Thus, a search for a pointer requires the following cache memory accesses: (1) read a 16 bit code word 46; (2) read a 16-bit base address 42; (3) read a 4 bit offset 54 from the map table 32; (4) read a pointer at a pointer index where the pointer index is the sum of the base address 42, the code word offset 46 a and the 4-bit offset 54.

The same memory accesses are required for each level of the binary tree. Thus, a search of three levels requires 12 memory accesses.

SUMMARY OF THE INVENTION

U.S. patent application Ser. No. 09/733,627 filed on Dec. 8, 2000 describes a method and apparatus for storing a route for an Internet Protocol (“IP”) address in a multi-level lookup table. A multi-level search is performed to find a route index stored in a mapper in the lookup table which indexes a range of IP addresses associated with a range of leaves of a subtree. The route index for the root of a subtree serves as a default index for the subtree. The default index being repeated in the mapper for ranges of leaves using the default. As new routes are learned, the lookup table is updated to add new route indexes. Adding a single new route to the lookup table can result in the modification of the route indexes for the roots of a plurality of subtrees requiring the modification of multiple default routes stored in mappers in the lookup table. FIGS. 2A–B are binary tree representations of routes stored in the multi-level lookup table.

FIG. 2A is a binary tree representation of route indexes stored in the multi-level route lookup table. Three levels 200, 202, 204 of the multi-level route lookup table are shown, each level having a respective subtree A, B, C. Routes or indexes to routes for r0, r1 and r2 are stored in the multi-level route lookup table. Route r0 is stored in subtree A in level_2 200, route r1 is stored in subtree B in level_3 202 and route r2 is stored in subtree C in level_4 204. Each node at the bottom of each subtree is associated with a route or a default route. Route r0 is the route associated with the root of subtree B and the root of subtree C. Thus, nodes 208 1208 8 in subtree A in level_2 200 correspond to route r0. Nodes 208 9208 16 in subtree A correspond to a default route associated with the root of a level 1 subtree (not shown). Nodes 206 1206 4 in subtree C in level_3 202, correspond to route r0, the route associated with the root of subtree B and thus the default route for subtree B. Nodes 206 5206 8 correspond to route r1 and nodes 206 9206 16 correspond to route r0; that is, the default route for subtree B. Nodes 210 7210 8 in subtree C in level_3 204, correspond to route r2 and nodes 210 1210 6 and 210 9210 16 correspond to route r0; that is, the default route for subtree C. Route r0 is the route for nodes 208 1208 8 in subtree A in level_2 200. Route r0 is also the route for nodes 206 1206 4 and 206 9206 16 in subtree B in level_3 202 and nodes 210 1210 6 and 210 9210 16 subtree C in level_4 204.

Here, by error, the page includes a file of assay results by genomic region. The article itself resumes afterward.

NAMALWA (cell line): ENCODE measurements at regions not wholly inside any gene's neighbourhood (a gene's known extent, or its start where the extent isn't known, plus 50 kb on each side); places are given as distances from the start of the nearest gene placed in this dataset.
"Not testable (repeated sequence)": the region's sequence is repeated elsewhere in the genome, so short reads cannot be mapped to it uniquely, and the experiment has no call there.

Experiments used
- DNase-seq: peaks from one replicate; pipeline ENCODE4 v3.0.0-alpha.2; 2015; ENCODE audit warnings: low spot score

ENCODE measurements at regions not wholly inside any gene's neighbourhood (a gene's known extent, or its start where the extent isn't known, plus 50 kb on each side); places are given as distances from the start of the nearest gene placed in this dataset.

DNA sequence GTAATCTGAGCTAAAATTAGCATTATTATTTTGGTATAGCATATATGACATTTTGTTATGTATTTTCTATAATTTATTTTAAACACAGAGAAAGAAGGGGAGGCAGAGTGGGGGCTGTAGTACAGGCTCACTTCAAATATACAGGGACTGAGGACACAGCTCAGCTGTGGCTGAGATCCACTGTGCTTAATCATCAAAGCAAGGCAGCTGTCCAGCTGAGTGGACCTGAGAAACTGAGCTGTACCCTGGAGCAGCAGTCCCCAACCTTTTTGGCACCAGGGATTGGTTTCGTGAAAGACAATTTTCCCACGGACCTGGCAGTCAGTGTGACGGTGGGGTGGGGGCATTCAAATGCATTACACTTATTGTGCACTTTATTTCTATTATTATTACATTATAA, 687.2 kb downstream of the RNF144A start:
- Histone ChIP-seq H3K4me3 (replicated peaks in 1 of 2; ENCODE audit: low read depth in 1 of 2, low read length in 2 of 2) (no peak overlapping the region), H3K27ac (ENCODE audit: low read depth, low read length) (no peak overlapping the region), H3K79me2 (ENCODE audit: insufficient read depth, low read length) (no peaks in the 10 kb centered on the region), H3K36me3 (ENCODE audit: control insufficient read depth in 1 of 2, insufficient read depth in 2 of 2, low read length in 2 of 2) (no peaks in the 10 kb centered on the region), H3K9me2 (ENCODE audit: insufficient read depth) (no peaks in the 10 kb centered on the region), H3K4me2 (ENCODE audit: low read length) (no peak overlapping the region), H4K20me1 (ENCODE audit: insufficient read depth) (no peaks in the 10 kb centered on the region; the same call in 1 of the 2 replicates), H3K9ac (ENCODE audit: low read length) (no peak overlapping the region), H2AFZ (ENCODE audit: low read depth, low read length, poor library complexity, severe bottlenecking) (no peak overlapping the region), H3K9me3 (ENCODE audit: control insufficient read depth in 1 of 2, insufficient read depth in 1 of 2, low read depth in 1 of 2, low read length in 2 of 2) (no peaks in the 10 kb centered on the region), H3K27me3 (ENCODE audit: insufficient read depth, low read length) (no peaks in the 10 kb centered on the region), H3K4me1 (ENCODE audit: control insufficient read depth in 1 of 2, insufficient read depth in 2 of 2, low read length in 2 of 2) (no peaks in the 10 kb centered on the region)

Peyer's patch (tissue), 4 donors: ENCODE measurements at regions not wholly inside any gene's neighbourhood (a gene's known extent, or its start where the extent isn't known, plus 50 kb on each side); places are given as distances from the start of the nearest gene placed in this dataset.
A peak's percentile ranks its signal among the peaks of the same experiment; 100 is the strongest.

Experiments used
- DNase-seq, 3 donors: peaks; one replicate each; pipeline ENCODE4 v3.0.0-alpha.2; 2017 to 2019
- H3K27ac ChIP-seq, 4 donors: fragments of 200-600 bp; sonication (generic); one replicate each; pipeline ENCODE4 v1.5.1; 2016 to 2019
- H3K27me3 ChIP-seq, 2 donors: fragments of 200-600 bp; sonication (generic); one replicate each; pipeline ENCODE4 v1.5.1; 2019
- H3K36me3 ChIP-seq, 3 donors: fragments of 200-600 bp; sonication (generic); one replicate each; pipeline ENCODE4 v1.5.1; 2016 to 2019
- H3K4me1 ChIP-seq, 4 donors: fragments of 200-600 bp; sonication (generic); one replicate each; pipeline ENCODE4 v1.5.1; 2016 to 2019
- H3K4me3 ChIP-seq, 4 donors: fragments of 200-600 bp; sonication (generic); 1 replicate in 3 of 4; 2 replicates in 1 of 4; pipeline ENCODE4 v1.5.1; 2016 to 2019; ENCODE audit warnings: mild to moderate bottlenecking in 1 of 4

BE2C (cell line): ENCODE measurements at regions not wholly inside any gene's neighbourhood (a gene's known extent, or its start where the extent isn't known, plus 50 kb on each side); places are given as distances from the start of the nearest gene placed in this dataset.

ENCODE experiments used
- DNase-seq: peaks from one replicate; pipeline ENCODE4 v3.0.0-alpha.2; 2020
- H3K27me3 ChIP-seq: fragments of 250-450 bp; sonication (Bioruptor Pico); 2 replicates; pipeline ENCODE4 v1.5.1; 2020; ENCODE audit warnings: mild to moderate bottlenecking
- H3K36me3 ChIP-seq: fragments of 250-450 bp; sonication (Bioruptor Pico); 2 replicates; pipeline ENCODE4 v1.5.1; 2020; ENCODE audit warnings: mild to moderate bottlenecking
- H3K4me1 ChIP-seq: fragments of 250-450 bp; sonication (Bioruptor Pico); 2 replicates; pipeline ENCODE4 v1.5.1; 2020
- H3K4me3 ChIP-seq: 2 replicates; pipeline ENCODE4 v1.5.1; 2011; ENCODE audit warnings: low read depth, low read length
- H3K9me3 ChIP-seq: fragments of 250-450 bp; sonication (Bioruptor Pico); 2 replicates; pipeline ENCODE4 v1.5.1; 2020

FIG. 2B is the binary tree representation shown in FIG. 2A with an additional route. As shown, route r3 has been added to subtree A in level_2 200. Thus, route r0 changes to route r3 for nodes in subtrees A, B and C. The default route for nodes in subtree B in level_3 202 and subtree C in level_4 204 must be modified to store route r3 instead of route r0. Thus, nodes 206 1206 4 and 206 9206 16 in subtree B in level_3 202 and nodes 210 1210 6 and 210 9210 16 in subtree C in level_4 204 must be modified to store route r3 instead of route r0. The number of updates required when a route is added to the multi-level lookup table decreases the time available for searching the route table.